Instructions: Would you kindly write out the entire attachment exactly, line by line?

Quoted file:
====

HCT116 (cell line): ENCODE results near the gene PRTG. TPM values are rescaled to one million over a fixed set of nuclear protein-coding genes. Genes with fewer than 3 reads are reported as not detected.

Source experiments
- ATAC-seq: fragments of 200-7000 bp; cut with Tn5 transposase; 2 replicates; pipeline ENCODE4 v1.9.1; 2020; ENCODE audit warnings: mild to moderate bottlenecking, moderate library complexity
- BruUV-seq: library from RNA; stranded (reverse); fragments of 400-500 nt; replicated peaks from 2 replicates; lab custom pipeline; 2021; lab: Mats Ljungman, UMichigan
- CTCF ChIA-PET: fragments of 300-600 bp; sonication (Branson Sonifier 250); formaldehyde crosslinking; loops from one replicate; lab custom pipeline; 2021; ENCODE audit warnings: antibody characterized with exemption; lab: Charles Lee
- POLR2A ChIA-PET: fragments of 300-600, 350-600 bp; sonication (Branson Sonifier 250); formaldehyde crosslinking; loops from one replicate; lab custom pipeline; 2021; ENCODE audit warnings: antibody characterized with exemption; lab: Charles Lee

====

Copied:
HCT116 (cell line): ENCODE results near the gene PRTG. TPM values are rescaled to one million over a fixed set of nuclear protein-coding genes. Genes with fewer than 3 reads are reported as not detected.

Source experiments
- ATAC-seq: fragments of 200-7000 bp; cut with Tn5 transposase; 2 replicates; pipeline ENCODE4 v1.9.1; 2020; ENCODE audit warnings: mild to moderate bottlenecking, moderate library complexity
- BruUV-seq: library from RNA; stranded (reverse); fragments of 400-500 nt; replicated peaks from 2 replicates; lab custom pipeline; 2021; lab: Mats Ljungman, UMichigan
- CTCF ChIA-PET: fragments of 300-600 bp; sonication (Branson Sonifier 250); formaldehyde crosslinking; loops from one replicate; lab custom pipeline; 2021; ENCODE audit warnings: antibody characterized with exemption; lab: Charles Lee
- POLR2A ChIA-PET: fragments of 300-600, 350-600 bp; sonication (Branson Sonifier 250); formaldehyde crosslinking; loops from one replicate; lab custom pipeline; 2021; ENCODE audit warnings: antibody characterized with exemption; lab: Charles Lee